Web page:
If you have any doubt that the first Tuesday in November is still shadowed by that second Tuesday in September 11 years ago, just replay a few lines from the Democratic National Convention.
“General Motors is alive, and Osama bin Laden is dead!” thundered Vice President Joe Biden.
“Ask Osama bin Laden if he’s better off than he was four years ago,” said Sen. John Kerry, who earlier declared that “after more than 10 years without justice for thousands of Americans murdered on 9/11, after Mitt Romney said it would be naive to go into Pakistan to pursue the terrorists, it took President [Barack] Obama, against the advice of many, to give that order and finally rid this earth of Osama bin Laden!”
Said President Obama: “A new tower rises above the New York skyline, al-Qaida is on the path to defeat and Osama bin Laden is dead.”
The message is as subtle as a Hellfire missile. The Democrats, so used to playing defense on the issue of national security, are positioning their candidate as tougher, more seasoned, more focused on taking the fight to our enemies. This year we have yet another election—and that’s all but one since the attacks on New York and Washington—in which September 11 has had a powerful, even decisive impact on our politics.
There’s no surprise here. When the blood of thousands of Americans is shed, the impact lingers. For a generation after the Civil War, the Republican injunction to “vote as you shot” kept the party dominant for decades; from 1868 to 1912, only one Democrat—Grover Cleveland—won the White House.
The last Americans left Vietnam almost half a century ago; but the Democratic nominee eight years ago and the Republican nominee four years ago were men whose Vietnam service propelled them into politics. (One of them, Sen. Kerry, saw that record savaged by the “Swift Boat Veterans for Truth” ads.)
So it comes as no surprise that the deadliest attack on American soil, and America’s response to that violence, has shaped our politics ever since. Consider the following:
- In 2002, with President George W. Bush’s popularity at a high mark with a 63 percent approval to a 29 percent disapproval rating at the end of October, Karl Rove told Republicans, “We can go to the country on this issue [prosecuting the war on terror] because they trust the Republican Party to do a better job of protecting and strengthening America's military might.” Republicans strengthened their hold on the House and won two crucial Senate seats, giving them the majority.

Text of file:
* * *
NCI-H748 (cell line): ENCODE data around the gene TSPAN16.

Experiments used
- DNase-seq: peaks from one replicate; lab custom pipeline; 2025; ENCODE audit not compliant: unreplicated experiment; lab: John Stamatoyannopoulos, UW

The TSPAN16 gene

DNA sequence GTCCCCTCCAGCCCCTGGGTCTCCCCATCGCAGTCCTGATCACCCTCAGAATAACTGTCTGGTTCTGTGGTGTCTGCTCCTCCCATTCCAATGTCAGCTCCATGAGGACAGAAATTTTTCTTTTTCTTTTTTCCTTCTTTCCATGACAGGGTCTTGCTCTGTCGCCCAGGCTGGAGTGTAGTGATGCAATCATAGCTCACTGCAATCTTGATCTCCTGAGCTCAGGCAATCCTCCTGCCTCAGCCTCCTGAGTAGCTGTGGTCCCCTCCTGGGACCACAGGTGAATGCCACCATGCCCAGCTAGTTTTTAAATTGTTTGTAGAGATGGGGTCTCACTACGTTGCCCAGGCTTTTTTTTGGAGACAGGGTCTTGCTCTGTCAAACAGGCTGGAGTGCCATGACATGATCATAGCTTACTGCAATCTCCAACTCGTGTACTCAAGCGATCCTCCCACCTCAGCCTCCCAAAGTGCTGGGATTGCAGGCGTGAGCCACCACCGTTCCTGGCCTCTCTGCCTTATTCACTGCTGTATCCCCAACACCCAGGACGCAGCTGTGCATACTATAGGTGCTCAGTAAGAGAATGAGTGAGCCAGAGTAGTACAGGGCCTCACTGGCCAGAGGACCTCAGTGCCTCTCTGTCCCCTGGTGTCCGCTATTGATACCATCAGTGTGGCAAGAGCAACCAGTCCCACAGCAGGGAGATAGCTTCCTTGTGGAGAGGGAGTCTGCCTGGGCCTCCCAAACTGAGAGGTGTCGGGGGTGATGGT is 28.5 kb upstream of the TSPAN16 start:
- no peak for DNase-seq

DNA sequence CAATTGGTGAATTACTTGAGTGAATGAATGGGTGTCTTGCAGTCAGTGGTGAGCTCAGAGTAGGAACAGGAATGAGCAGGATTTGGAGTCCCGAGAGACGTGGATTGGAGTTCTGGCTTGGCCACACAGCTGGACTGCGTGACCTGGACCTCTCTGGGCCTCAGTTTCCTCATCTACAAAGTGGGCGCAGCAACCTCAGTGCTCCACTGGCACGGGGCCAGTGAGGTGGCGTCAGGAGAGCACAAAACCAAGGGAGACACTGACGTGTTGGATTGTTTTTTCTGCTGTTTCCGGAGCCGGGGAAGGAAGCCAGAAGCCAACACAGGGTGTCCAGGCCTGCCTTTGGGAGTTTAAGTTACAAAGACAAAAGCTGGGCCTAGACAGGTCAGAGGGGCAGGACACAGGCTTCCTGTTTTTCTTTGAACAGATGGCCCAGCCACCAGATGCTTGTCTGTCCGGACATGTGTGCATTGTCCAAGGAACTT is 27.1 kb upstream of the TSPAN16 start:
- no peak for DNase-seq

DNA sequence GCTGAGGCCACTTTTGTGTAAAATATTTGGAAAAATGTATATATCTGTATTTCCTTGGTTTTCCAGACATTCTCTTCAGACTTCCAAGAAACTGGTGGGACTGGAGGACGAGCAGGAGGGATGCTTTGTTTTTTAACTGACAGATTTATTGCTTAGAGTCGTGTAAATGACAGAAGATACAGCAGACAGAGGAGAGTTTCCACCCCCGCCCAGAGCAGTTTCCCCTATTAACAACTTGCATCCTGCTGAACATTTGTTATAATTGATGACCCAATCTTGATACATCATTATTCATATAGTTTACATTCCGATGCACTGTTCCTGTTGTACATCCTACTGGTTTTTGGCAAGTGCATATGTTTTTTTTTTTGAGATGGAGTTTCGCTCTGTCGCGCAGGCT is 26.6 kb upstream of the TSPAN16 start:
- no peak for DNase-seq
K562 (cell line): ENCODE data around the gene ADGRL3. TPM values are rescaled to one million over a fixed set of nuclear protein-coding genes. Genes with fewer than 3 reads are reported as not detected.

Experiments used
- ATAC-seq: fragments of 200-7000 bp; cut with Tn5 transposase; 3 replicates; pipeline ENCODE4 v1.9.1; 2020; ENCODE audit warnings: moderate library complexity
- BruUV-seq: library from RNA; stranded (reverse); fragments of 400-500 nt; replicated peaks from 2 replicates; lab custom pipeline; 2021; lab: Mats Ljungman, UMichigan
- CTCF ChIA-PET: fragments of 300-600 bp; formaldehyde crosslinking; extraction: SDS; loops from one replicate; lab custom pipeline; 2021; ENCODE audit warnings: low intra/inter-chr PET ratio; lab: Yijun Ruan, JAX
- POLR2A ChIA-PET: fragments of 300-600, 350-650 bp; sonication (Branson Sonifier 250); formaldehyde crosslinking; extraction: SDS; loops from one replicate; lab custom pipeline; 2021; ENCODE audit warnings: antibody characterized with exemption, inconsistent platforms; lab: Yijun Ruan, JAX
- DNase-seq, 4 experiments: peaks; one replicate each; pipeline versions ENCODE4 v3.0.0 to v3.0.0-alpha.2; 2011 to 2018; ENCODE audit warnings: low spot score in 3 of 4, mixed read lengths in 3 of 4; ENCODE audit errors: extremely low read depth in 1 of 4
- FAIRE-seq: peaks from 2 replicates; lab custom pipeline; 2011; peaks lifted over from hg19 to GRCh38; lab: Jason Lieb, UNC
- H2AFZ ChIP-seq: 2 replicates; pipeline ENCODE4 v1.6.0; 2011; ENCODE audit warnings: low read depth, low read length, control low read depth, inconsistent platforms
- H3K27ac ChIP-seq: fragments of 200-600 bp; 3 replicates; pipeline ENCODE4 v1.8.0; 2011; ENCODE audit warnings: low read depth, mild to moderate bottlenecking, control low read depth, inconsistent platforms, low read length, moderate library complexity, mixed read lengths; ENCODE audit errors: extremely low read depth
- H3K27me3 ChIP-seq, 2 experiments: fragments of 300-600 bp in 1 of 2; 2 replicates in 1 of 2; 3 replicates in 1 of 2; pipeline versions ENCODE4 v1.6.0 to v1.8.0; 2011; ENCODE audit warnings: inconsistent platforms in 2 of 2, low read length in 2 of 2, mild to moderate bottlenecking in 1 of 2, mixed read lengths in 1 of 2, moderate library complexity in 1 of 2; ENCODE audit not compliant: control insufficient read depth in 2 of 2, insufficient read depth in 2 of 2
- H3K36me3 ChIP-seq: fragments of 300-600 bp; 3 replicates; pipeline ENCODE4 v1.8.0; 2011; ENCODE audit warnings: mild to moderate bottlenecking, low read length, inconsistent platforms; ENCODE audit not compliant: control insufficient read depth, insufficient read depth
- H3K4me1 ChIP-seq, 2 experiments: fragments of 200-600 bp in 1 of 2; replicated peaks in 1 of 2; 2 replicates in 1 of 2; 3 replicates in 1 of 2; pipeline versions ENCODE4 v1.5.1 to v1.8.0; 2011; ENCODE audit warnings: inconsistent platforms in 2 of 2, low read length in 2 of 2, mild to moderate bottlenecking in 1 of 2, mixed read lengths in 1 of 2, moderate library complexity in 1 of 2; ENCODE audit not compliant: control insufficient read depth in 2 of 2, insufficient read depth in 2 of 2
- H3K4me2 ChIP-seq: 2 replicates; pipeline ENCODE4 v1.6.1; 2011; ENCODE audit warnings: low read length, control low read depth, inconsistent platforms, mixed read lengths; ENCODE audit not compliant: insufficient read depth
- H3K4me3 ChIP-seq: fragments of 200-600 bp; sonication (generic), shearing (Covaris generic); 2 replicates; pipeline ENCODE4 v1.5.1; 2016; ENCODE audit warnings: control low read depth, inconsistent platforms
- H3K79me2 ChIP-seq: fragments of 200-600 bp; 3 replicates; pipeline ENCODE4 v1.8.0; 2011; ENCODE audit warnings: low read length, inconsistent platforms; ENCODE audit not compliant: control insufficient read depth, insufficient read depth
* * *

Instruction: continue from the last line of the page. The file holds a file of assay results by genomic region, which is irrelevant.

- In 2004, the War in Iraq—a war made politically possible by the shadow of September 11 and by the widely held, fallacious belief that Saddam Hussein’s Iraq had been involved—was a dominant issue. And for the Democrats, the need to present a candidate with national security strength was one key reason why Kerry won the nomination. That message was emphasized—painfully so—when Kerry came on stage at the Democratic National Convention in front of a phalanx of military leaders to proclaim: “I’m John Kerry—reporting for duty.” Had 9/11 never happened, it’s entirely likely that someone else—most likely Sen. John Edwards—would have won that nomination. And without the War in Iraq, and the impulse of voters to support a “wartime president,” the fate of Bush’s re-election might well have been different. There is no doubt that the Republicans understood this. It’s why they put their convention, for the first time ever, in New York City, where the World Trade Center towers stood. And it’s why their message about Kerry was this: “He won’t know how to protect us.”
- By the 2006 midterms, feelings about the war, and the president, had turned. Just before Election Day, Bush’s approval rating was well under water: with only 38 percent approval to 56 percent disapproval; and by a 38 percent to 61 percent margin, the public disapproved of the war. A majority also said the United States should never have gone to war in the first place. That November, Democrats won back both the House and the Senate.
- By 2008, the Democratic Party base had so thoroughly rejected the war that those presidential aspirants who had backed the use of force found themselves at a distinct liability. Hillary Clinton, Edwards, Biden and Chris Dodd all had voted for it; only Obama, from the safe distance of an Illinois State Senate seat, had opposed it. It was one major reason why he won that nomination; with a majority of the electorate convinced the war was a mistake, Obama’s lack of national security credentials did not prove disabling.
And now, with the economy dominating the election, the president may find himself with a small, but tangible advantage in arguing that it was under his watch that Public Enemy Number One was dispatched, bringing a measure of justice--and yes, revenge-- to the country.
There is more than a little irony here. For much of our political history, military valor was one of the surest ways to convince the voters that a candidate was worthy of the highest office. George Washington, Andrew Jackson, William Henry Harrison, Zachary Taylor, Ulysses Grant, Rutherford Hayes, James Garfield, Benjamin Harrison, Theodore Roosevelt and Dwight Eisenhower all rode their wartime heroics into the White House.
And this year, the continuing impact of September 11th means that a man who never served in the armed forces, but took out Osama bin Laden, may well find himself the latest political beneficiary of this national security tradition.